Food: Tips for dealing with your picky toddler (1-3)

By admin
19 April 2014

Mealtimes with your toddler can be quite a challenge. So how do you deal with your picky little one’s choices without compromising on the healthy food they eat?

“Toddlers are naturally picky eaters,” says Saskia Zietsman, a registered dietician from Cape Town. “After the rapid growth spurt during the first year of life, toddlers start growing more slowly, have lower energy requirements and will therefore be less interested in eating.”

Saskia explains some toddlers will avoid entire food groups such as all meat, vegetables or fruit, while others will eat extremely small amounts of food, seemingly satisfied by a single slice of apple or a small bite of porridge.

“With a little effort you can make meals and foods more toddler-friendly. It will be well worth the effort in both the short and the long run. By setting the correct dietary foundations for your toddler today, you are ensuring him or her of a healthier, happier tomorrow.”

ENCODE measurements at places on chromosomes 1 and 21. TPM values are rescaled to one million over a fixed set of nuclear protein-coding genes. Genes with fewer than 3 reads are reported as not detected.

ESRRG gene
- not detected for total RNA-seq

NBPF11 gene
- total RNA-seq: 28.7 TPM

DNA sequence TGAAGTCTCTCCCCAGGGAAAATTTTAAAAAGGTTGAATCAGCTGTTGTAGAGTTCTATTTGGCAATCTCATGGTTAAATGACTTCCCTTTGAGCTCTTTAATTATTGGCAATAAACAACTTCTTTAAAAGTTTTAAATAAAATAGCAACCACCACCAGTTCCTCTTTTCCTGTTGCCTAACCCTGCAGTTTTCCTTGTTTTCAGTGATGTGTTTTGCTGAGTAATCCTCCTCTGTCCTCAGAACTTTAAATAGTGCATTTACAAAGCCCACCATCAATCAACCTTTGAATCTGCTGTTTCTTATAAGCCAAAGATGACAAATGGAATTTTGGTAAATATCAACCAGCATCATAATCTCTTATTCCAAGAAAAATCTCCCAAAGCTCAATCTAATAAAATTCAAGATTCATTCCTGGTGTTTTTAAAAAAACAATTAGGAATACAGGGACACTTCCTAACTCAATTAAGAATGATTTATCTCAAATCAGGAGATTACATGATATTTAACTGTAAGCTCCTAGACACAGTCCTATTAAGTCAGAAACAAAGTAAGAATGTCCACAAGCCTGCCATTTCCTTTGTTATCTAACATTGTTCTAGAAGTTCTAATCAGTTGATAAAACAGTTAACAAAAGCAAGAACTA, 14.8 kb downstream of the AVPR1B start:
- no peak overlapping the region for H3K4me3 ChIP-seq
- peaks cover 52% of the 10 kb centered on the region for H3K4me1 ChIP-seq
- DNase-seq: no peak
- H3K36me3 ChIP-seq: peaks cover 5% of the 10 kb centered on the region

Here are Saskia’s tips for picky eaters aged 1-3:

  • Start suggesting new foods at a young age. Fruit, vegetables and protein-rich foods such as milk, eggs, cheese and lean meats should be part of a baby’s diet from six months old.
  • Various studies have shown that a child should be exposed to a type of food repeatedly (for example: up to 15 times) before they’ll completely accept it. Seeing it and smelling it doesn’t count as exposure – the tasting is important, even if it’s just one mouthful. This means you shouldn’t be too quick to label your child a picky eater whenever you try a new type of food and they don’t like it. Don’t force them to eat it; just give them the opportunity. If they eat it, great! If they don’t, try again on another day.
  • Let your little one experiment with different versions and textures of healthy foods. For example you can offer them mashed pumpkin, as well as cooked pumpkin squares or even pumpkin cakes.
  • Don’t always blend different kinds of food together (for example meat, vegetables and starch) in a purée. Give your toddler the chance to get used to the individual tastes.
  • Create a positive environment during mealtimes. Switch off the television or radio and chat to your toddler while they’re eating. Tell them about the food they’re having. What colour is it? Is it hard or soft? How does it taste? Praise them when they eat their healthy foods.

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